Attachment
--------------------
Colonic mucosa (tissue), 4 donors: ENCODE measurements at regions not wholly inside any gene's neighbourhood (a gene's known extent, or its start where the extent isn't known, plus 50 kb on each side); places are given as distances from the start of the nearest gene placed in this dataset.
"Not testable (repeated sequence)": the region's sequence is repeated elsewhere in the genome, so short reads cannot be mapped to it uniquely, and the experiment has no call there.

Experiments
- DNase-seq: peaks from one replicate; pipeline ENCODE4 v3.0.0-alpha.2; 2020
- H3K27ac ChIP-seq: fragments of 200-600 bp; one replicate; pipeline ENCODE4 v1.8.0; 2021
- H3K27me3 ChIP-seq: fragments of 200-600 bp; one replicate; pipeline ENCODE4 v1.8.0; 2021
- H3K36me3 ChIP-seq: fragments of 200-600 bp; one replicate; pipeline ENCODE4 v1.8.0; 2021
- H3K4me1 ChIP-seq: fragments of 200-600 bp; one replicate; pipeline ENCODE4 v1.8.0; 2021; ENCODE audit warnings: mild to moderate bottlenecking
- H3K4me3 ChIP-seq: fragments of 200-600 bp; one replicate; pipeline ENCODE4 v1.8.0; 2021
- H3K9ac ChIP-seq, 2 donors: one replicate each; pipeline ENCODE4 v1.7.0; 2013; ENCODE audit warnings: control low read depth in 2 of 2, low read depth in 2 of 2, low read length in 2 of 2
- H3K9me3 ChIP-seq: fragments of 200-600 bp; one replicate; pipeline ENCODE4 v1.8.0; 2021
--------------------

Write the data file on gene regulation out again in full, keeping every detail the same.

Colonic mucosa (tissue), 4 donors: ENCODE measurements at regions not wholly inside any gene's neighbourhood (a gene's known extent, or its start where the extent isn't known, plus 50 kb on each side); places are given as distances from the start of the nearest gene placed in this dataset.
"Not testable (repeated sequence)": the region's sequence is repeated elsewhere in the genome, so short reads cannot be mapped to it uniquely, and the experiment has no call there.

Experiments
- DNase-seq: peaks from one replicate; pipeline ENCODE4 v3.0.0-alpha.2; 2020
- H3K27ac ChIP-seq: fragments of 200-600 bp; one replicate; pipeline ENCODE4 v1.8.0; 2021
- H3K27me3 ChIP-seq: fragments of 200-600 bp; one replicate; pipeline ENCODE4 v1.8.0; 2021
- H3K36me3 ChIP-seq: fragments of 200-600 bp; one replicate; pipeline ENCODE4 v1.8.0; 2021
- H3K4me1 ChIP-seq: fragments of 200-600 bp; one replicate; pipeline ENCODE4 v1.8.0; 2021; ENCODE audit warnings: mild to moderate bottlenecking
- H3K4me3 ChIP-seq: fragments of 200-600 bp; one replicate; pipeline ENCODE4 v1.8.0; 2021
- H3K9ac ChIP-seq, 2 donors: one replicate each; pipeline ENCODE4 v1.7.0; 2013; ENCODE audit warnings: control low read depth in 2 of 2, low read depth in 2 of 2, low read length in 2 of 2
- H3K9me3 ChIP-seq: fragments of 200-600 bp; one replicate; pipeline ENCODE4 v1.8.0; 2021